CEO Dirk Wössner's "5G" claims are now meaningless. DT is now using DSS and calling connections "5G." Since the actual speed is about the same as 4G, that proves the industry definition of "5G' is now meaningless.
It's so slow - and the latency so high - DT refuses to provide figures. Verizon President Ronan Dunne has a similar offering, but explains, "The lower down the spectrum tiers you go, the more that will approximate to a good 4G service." That's what DT is now selling, a good low-band 4G service.
Until now, DT had said it would bring 5G to 20% of Germany by the end of 2021. It didn't consider low-band "5G," even though it uses 5G NR software.
DT has changed its actual network and capex plans. It changed what it considered 5G to the 3GPP marketing dream or anything that runs "5G NR" software. The software has only a minimum effect on the performance of below 2.5 GHz - 19% or probably less. DT is providing no figures, but its new 5G is going to be slower than some available 4G.
5G Upgrade for existing technology
Test runs are currently being carried out for this purpose. An example of this are two locations near Wittlich in Rhineland-Palatinate. Here the technology of the site is currently being expanded. Afterwards, the modernized system technology will be used to control the existing antenna and will be upgraded to 5G, so to speak: "We are travelling throughout Germany to test this 5G variant in our network," says Walter Goldenits, Deutsche Telekom's Head of Technology in Germany. "The test sites will then be the blueprint for Germany to supply more than half of the population in the Telekom network with 5G this year.”
With this new 5G variant, the existing passive antenna technology is optimally reused for future technologies in parallel to active antennas. In addition, a technology is being implemented that enables the parallel operation of two mobile communications standards in one frequency band: Dynamic Spectrum Sharing (DSS).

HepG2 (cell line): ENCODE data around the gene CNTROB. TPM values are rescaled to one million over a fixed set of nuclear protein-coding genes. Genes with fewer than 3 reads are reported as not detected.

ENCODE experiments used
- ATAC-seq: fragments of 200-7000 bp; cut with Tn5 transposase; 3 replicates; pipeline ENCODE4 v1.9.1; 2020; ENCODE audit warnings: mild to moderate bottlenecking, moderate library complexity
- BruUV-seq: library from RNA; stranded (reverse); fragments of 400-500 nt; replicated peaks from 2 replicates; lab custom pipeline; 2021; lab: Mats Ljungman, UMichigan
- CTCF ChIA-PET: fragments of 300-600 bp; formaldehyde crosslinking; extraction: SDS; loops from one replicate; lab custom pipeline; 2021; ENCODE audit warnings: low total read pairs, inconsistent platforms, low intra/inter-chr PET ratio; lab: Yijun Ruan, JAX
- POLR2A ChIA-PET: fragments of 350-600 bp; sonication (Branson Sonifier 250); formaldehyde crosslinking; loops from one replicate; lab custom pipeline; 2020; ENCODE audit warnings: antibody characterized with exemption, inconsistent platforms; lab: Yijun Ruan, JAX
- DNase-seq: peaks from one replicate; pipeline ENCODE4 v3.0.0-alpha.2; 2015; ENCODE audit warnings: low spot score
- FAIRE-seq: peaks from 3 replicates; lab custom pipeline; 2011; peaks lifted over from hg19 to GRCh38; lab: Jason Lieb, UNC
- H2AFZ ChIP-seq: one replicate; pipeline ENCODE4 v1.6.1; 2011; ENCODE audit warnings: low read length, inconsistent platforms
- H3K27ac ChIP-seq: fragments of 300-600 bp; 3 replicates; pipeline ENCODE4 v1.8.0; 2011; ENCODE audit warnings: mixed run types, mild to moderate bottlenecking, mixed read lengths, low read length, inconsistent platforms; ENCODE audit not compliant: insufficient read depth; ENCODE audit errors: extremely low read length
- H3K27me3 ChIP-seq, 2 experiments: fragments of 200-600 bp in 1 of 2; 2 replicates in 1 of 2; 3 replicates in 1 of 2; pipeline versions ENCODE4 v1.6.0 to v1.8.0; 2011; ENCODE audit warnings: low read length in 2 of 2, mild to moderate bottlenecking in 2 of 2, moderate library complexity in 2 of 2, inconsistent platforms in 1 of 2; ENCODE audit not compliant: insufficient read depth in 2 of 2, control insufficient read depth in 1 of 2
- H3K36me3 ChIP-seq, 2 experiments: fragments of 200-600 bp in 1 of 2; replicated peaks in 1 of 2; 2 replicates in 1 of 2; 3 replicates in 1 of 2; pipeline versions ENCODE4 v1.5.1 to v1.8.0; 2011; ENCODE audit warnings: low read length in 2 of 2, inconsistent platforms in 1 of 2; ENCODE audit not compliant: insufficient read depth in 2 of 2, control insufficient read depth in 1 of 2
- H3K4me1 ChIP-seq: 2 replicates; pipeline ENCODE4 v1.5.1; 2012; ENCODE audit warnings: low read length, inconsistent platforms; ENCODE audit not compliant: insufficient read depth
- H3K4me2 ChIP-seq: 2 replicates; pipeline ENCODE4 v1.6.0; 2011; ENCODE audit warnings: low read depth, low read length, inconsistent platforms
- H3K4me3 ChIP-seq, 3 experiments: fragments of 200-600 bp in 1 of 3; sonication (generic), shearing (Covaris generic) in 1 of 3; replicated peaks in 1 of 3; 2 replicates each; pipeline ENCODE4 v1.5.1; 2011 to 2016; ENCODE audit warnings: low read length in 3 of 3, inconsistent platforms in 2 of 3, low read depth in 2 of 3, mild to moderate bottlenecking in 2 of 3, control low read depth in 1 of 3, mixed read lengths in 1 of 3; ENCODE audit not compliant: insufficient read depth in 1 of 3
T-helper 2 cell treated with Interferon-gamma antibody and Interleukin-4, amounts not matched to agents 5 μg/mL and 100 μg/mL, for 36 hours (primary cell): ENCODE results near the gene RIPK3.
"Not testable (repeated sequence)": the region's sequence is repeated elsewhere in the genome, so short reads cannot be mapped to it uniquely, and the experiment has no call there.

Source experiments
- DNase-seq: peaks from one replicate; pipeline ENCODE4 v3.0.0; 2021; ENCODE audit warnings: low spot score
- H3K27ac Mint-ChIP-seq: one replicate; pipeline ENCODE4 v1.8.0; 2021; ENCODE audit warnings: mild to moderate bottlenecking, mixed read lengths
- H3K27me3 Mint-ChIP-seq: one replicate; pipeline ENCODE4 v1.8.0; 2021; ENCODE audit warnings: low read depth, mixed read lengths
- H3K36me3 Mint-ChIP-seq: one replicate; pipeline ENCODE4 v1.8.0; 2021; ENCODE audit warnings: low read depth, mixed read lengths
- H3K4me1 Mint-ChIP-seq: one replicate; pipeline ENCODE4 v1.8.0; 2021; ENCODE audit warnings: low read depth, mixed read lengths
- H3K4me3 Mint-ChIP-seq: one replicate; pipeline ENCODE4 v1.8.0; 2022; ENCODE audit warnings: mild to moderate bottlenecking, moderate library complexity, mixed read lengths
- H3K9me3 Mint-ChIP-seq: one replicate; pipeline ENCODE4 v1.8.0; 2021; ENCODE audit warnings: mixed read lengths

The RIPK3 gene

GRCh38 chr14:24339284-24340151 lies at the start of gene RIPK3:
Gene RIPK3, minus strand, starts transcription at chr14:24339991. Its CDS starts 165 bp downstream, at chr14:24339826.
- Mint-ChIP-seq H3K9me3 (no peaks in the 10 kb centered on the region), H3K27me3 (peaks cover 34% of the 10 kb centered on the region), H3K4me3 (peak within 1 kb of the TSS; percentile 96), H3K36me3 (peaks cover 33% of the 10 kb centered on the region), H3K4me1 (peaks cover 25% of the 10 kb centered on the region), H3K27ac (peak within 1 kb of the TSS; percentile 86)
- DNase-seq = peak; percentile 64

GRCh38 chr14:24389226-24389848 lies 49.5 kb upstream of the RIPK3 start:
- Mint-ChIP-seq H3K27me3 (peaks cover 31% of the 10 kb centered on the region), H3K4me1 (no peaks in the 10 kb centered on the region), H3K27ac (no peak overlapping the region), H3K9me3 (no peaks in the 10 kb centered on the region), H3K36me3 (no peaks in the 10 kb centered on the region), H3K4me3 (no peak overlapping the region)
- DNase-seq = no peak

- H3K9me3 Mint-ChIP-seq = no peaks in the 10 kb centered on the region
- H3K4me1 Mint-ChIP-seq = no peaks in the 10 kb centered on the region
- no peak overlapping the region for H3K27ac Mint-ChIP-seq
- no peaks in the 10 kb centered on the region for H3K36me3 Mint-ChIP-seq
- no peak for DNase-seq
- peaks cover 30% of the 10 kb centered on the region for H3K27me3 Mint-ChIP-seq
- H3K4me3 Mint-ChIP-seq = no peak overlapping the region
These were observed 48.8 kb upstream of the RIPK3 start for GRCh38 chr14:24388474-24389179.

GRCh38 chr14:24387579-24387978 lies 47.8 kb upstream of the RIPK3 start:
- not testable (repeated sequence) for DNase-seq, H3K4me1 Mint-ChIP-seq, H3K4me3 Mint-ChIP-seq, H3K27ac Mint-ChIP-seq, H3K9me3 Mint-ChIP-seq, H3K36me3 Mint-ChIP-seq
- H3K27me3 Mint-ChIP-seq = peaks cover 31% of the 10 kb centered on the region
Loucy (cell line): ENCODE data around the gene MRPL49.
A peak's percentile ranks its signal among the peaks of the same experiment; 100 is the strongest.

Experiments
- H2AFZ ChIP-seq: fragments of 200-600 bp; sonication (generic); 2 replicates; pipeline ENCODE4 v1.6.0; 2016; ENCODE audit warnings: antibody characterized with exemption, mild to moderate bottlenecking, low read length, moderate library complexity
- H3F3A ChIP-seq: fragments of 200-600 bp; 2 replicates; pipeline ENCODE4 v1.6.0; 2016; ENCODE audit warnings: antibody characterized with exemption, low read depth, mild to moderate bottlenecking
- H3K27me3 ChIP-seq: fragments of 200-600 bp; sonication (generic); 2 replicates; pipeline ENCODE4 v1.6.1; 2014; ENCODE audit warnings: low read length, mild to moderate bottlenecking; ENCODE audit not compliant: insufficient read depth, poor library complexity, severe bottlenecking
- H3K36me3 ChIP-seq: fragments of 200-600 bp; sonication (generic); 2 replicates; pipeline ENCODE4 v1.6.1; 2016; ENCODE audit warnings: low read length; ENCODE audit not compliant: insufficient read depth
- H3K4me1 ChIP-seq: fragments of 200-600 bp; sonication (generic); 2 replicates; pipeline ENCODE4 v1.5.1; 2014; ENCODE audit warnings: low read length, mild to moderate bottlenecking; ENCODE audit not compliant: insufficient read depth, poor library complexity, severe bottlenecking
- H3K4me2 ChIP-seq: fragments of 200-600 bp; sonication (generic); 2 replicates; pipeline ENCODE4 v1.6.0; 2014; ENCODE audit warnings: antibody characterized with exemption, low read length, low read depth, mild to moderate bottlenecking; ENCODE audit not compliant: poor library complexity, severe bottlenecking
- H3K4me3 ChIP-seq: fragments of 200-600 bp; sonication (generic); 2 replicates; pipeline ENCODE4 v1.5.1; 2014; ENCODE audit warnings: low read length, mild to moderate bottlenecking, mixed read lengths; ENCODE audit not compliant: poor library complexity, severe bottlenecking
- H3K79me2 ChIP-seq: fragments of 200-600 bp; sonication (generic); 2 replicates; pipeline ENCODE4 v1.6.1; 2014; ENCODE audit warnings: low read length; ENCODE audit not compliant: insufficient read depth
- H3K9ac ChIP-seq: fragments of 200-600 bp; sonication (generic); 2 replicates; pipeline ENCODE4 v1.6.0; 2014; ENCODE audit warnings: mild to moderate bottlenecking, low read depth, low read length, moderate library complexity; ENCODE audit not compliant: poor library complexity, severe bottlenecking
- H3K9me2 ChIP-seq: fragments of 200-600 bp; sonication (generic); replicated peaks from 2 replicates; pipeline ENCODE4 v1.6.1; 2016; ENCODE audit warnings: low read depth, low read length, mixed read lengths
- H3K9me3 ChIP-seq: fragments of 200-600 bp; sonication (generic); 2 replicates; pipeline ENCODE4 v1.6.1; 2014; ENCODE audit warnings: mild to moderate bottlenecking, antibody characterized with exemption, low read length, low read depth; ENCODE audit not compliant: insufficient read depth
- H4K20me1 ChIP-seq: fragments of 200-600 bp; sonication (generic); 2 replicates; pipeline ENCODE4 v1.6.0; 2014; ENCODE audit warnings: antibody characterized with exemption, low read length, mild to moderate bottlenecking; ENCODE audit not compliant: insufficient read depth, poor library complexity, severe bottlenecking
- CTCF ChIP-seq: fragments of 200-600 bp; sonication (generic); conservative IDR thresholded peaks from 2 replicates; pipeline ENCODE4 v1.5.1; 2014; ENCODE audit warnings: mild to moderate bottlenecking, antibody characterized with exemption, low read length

Telekom also has 5G high-speed antennas in operation in eight cities. This expansion program is also continuing in parallel.
Even more speed with LTE and 5G
By year-end, customers in all German states will have broad access to Telekom's 5G network. And not only in densely populated cities, but also in rural areas. This underlines Telekom's network strategy: Fast Internet in the city and in rural areas - with 4G and 5G.
Deutsche Telekom has already presented an eight-point program for the rapid and successful roll-out of 5G in 2018. In it, the company announces coverage with 5G for 99 percent of the population by 2025. By 2025, 90 percent of Germany's territory is to be covered with 5G. "With the current expansion offensive, we are taking a big step in this direction," says Walter Goldenits. "LTE and 5G - both technologies are gaining ground. While the 5G network continues to grow, LTE is also becoming even stronger". Already today, 98.1 percent of the population surfs with LTE and speeds of up to 300 Mbit/s.
Intelligent technologies optimize networks - in the city and in rural areas
The boost in mobile communications is made possible by the variable use of mobile frequencies and new, innovative technologies. In future, Deutsche Telekom will use 5 megahertz (MHz) from its existing 3G spectrum in the 2.1 gigahertz band for LTE and 5G. By the end of the year at the latest, Deutsche Telekom will triple the spectrum used. As a result, even more customers will benefit from surfing speeds at LTE and 5G levels this year.
5G in large cities operates on a very high frequency. High frequencies offer higher speeds. At the same time, however, they have a shorter range. At the lower 2.1 GHz frequency, the range of 5G antennas is therefore significantly higher. With this intelligent combination of available frequencies, Deutsche Telekom is significantly accelerating the expansion of 5G - especially in rural areas. Dynamic Spectrum Sharing (DSS) provides additional spectrum for LTE customers that can be used in addition to the existing spectrum.
Deutsche Telekom uses DSS in its commercial network. The radio band is then no longer used by just one mobile communications standard, but can be split between LTE and 5G according to demand. With the new technology, the network decides intelligently and dynamically for which standard it ideally uses the existing frequencies. The scarce available frequencies are thus better utilized and the network as a whole becomes much more efficient. This leads to an even better user experience for customers.
The technology offensive will also give LTE a further boost. Customers will receive a further frequency band for the use of LTE and thus more bandwidth. This means that part of the 3G spectrum can already be used for more powerful technologies, while 3G remains usable. 5G rates have been available from Deutsche Telekom for just under a year. The equipment portfolio for 5G is being gradually expanded. The first devices capable of handling the new technologies are expected to be available in the summer.